M9z wroteAs for the first statement you quoted, you're right, but also wrong in a way. I know demand on a CPU lessens when you push higher resolutions depending on your GPU, but I was talking about an APU alone, so when I said it's not going to run 4k ultimate, I was correct, no APU that I currently know of could run a game in ultimate detail in 4k.
"the CPU he recommended is the Ryzen 3 1200 which retails for about $60 as it is a bit of an older model, don't let that fool you though as it's still perfectly capable for some decent gaming, not gonna be 4k ultimate but it's capable of running smoothly."
The CPU he recommends is an R3 1200, that is not capable of "4k ultimate" is what you said. So no, I'm not "right, but also wrong".
M9z wroteI've always known AMD CPU's and GPU's to run hotter in similar scenarios against Intel and Nvidia
Depends entirely which 2 CPU's or GPU's you're comparing. Intel, NVidia, and AMD all have lots of different architectures they've used. Look at Bulldozer vs Ryzen. Ryzen is more efficient than Intel's current architecture, so it definitely doesn't run hotter than Intel.
As for the GPU side, the RX 580 was a GTX 1060 competitor and assuming coolers were the same/similar, temps between the 2 GPU's shouldn't be vastly different. Like I said, yes, NVidia are still more efficient on the GPU side but AMD aren't anywhere near as bad as they have been in the past- nor as bad as NVidia ave been pre-Maxwell.
This obviously isn't your fault you think that, it's a common statement when people are talking about PC hardware, "Oh, AMD runs hot and loud", but it just isn't accurate. It used to be in some cases, but nowadays, not so much. Other than the likes of Vega, which as I said was overvolted from factory to maximise usable silicon.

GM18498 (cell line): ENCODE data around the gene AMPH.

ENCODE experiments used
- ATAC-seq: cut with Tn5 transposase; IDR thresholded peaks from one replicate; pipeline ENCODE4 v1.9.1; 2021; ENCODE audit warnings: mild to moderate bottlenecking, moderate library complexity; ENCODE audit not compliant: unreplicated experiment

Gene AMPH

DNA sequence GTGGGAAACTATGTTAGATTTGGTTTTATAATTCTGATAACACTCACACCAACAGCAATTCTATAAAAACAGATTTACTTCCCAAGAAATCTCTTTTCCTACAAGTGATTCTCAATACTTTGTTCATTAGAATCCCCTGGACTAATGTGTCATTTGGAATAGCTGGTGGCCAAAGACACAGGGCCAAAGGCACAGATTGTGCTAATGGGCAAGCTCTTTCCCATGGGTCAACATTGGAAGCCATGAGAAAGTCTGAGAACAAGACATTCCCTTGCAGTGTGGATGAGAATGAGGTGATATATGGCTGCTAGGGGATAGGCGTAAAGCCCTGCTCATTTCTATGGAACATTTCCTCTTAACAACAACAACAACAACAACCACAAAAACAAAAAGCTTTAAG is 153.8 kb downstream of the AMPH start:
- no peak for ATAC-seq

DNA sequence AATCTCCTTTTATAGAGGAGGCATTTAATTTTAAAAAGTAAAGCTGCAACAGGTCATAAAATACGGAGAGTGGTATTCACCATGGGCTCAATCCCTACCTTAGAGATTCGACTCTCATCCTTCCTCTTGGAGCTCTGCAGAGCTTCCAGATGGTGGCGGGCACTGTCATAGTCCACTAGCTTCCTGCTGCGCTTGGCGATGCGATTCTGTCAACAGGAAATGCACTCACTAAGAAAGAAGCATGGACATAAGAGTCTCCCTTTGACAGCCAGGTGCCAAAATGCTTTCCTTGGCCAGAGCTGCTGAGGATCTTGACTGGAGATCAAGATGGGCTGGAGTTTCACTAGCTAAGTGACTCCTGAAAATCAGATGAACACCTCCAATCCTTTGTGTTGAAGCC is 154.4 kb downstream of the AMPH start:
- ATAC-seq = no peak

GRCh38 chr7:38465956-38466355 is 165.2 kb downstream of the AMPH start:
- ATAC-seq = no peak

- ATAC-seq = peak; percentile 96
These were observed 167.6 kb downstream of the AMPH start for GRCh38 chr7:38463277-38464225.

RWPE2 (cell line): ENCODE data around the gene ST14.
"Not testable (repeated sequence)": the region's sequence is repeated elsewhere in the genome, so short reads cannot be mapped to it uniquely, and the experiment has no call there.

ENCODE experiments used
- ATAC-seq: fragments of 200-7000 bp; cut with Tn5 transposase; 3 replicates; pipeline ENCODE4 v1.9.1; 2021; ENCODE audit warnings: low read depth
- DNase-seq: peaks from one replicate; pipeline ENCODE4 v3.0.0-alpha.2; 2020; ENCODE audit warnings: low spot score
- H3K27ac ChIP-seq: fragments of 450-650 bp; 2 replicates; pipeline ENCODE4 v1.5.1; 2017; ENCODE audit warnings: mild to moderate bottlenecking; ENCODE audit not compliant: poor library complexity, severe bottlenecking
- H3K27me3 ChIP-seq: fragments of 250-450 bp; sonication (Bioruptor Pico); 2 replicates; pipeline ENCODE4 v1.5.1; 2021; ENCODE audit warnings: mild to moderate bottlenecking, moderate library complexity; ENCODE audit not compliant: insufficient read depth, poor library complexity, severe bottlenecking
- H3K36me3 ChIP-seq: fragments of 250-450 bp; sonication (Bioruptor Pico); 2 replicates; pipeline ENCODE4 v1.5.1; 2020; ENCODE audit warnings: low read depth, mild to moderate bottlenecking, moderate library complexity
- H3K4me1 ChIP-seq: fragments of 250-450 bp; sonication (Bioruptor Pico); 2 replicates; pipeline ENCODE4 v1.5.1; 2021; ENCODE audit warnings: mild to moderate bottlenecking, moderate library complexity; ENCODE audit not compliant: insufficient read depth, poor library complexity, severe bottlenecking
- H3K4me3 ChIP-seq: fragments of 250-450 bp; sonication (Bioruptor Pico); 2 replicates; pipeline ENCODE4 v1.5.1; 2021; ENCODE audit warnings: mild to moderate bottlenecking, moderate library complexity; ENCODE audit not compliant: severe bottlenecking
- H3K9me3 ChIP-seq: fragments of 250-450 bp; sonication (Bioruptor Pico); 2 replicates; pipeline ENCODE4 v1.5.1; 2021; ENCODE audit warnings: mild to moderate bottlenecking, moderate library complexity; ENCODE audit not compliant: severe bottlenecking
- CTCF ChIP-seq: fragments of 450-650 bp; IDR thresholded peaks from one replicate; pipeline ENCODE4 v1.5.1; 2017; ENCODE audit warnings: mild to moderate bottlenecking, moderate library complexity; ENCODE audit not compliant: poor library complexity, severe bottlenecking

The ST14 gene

M9z wroteand hit a higher top heat as compared to Nvidia before they thermal throttle
I'm actually not 100% sure about this. AMD and NVidia both report different temps from different parts of the GPU now though, IIRC. So 80c on an NVidia GPU isn't the same as 80c on an AMD GPU. AMD displays the junction temp, which is technically more useful for making sure you don't throttle.
For thermal throttling, I think Turing is still the 85c range? I'm pretty sure around 85c has been NVidia's temp for a few generations now at which thermal throttling will start.
Navi I actually am not sure when it'll start to thermal throttle, but I think between 95-105c?
NVidia probably mention what their thermal throttle range is, at least they used to I believe. For Navi GPUs specifically, I'm almost certain GamersNexus has a video on when they'' start to thermal throttle and what temps are acceptable- I've not watched it though, hence why I'm not certain.
You're getting me all backwards with all this quoting back and forth lol. What I'm saying is the 1200, mixed with an RX 580, will not run in ultimate detail at 4k on most games, it was a sly joke on the hardware, as if saying "This Honda ain't gonna come first place in any races but it runs good." Or something similar lol, and truth be told I've been out of the PC game for a long long time until a few years ago when I did my 580 build, so hey OP, I can back the card up, mine was a 4gb version too, it did what I wanted it to, mine then was paired with a 1300x and performance for the games I wanted was solid, I'm sure a step down isn't gonna mess up much, it'll still be capable, but if your CPU does end up needing more juice, I'm fairly certain you can find an overclocking guide, but get an aftermarket cooler prior to that just to be on the safe side